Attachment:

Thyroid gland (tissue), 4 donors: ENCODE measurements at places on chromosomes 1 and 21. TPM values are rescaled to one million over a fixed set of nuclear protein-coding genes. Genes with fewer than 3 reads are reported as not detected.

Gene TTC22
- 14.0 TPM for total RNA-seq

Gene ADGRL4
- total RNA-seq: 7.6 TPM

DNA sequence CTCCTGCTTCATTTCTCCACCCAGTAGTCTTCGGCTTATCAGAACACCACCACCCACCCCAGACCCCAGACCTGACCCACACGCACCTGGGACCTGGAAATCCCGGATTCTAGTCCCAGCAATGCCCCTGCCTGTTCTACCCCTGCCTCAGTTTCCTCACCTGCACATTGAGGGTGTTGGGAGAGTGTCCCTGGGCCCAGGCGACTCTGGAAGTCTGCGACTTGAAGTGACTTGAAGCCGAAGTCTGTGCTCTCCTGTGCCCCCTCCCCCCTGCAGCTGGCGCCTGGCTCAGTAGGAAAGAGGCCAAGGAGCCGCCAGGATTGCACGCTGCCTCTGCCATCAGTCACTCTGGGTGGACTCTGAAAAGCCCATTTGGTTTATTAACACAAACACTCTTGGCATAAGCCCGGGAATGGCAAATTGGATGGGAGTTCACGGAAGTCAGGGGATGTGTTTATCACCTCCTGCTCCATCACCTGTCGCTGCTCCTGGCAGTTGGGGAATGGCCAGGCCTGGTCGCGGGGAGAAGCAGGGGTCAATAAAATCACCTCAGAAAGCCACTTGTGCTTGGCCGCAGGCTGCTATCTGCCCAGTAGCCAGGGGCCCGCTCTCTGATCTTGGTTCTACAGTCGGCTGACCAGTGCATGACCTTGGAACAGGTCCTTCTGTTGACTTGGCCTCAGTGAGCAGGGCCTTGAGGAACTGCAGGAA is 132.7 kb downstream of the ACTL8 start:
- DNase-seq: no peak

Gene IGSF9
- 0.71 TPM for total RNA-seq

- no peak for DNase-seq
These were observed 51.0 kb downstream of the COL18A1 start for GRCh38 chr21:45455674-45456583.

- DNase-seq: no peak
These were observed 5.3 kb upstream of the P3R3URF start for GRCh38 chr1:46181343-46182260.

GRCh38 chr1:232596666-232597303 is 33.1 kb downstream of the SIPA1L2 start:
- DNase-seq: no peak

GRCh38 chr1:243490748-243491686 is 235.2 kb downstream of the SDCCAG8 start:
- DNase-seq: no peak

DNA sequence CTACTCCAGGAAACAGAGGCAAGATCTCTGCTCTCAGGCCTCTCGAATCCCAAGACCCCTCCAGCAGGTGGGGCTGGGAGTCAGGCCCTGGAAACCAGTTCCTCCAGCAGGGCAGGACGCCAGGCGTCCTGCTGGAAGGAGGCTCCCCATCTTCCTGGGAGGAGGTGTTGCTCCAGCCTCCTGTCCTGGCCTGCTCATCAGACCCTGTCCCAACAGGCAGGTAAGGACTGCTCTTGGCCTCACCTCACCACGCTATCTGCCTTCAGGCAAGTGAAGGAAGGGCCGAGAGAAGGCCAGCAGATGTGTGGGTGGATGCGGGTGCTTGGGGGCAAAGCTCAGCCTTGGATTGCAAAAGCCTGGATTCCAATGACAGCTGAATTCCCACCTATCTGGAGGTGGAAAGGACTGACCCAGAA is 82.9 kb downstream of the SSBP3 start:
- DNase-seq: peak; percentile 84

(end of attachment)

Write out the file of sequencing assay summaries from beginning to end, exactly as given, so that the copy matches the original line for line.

Thyroid gland (tissue), 4 donors: ENCODE measurements at places on chromosomes 1 and 21. TPM values are rescaled to one million over a fixed set of nuclear protein-coding genes. Genes with fewer than 3 reads are reported as not detected.

Gene TTC22
- 14.0 TPM for total RNA-seq

Gene ADGRL4
- total RNA-seq: 7.6 TPM

DNA sequence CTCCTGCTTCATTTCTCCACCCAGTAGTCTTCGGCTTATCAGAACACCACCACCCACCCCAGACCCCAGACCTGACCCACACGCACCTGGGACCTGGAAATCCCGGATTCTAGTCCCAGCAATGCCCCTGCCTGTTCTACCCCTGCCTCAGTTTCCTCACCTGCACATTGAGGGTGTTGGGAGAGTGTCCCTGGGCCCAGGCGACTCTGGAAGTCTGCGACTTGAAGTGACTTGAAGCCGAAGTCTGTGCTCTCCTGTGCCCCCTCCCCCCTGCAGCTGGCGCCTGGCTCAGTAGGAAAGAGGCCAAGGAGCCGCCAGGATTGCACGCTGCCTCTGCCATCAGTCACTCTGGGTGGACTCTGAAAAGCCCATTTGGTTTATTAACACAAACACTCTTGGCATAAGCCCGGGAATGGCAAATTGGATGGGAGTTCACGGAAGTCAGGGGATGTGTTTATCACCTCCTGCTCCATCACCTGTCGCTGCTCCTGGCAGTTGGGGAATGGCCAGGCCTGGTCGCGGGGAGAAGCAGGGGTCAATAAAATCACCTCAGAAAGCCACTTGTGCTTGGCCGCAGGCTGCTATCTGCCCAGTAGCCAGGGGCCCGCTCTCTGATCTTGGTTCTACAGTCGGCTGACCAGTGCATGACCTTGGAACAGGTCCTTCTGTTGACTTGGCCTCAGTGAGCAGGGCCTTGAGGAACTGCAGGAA is 132.7 kb downstream of the ACTL8 start:
- DNase-seq: no peak

Gene IGSF9
- 0.71 TPM for total RNA-seq

- no peak for DNase-seq
These were observed 51.0 kb downstream of the COL18A1 start for GRCh38 chr21:45455674-45456583.

- DNase-seq: no peak
These were observed 5.3 kb upstream of the P3R3URF start for GRCh38 chr1:46181343-46182260.

GRCh38 chr1:232596666-232597303 is 33.1 kb downstream of the SIPA1L2 start:
- DNase-seq: no peak

GRCh38 chr1:243490748-243491686 is 235.2 kb downstream of the SDCCAG8 start:
- DNase-seq: no peak

DNA sequence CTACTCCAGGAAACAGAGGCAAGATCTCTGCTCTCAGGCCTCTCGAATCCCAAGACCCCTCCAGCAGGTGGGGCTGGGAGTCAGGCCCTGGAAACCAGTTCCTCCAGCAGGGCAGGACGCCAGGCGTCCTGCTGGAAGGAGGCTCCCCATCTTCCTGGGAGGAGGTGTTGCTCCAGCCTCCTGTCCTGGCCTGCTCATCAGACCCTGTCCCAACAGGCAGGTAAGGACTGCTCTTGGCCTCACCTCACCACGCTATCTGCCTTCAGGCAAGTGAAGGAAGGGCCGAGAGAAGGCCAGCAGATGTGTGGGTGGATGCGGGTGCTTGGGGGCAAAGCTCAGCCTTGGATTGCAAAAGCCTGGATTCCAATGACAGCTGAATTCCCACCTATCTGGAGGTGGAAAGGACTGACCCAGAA is 82.9 kb downstream of the SSBP3 start:
- DNase-seq: peak; percentile 84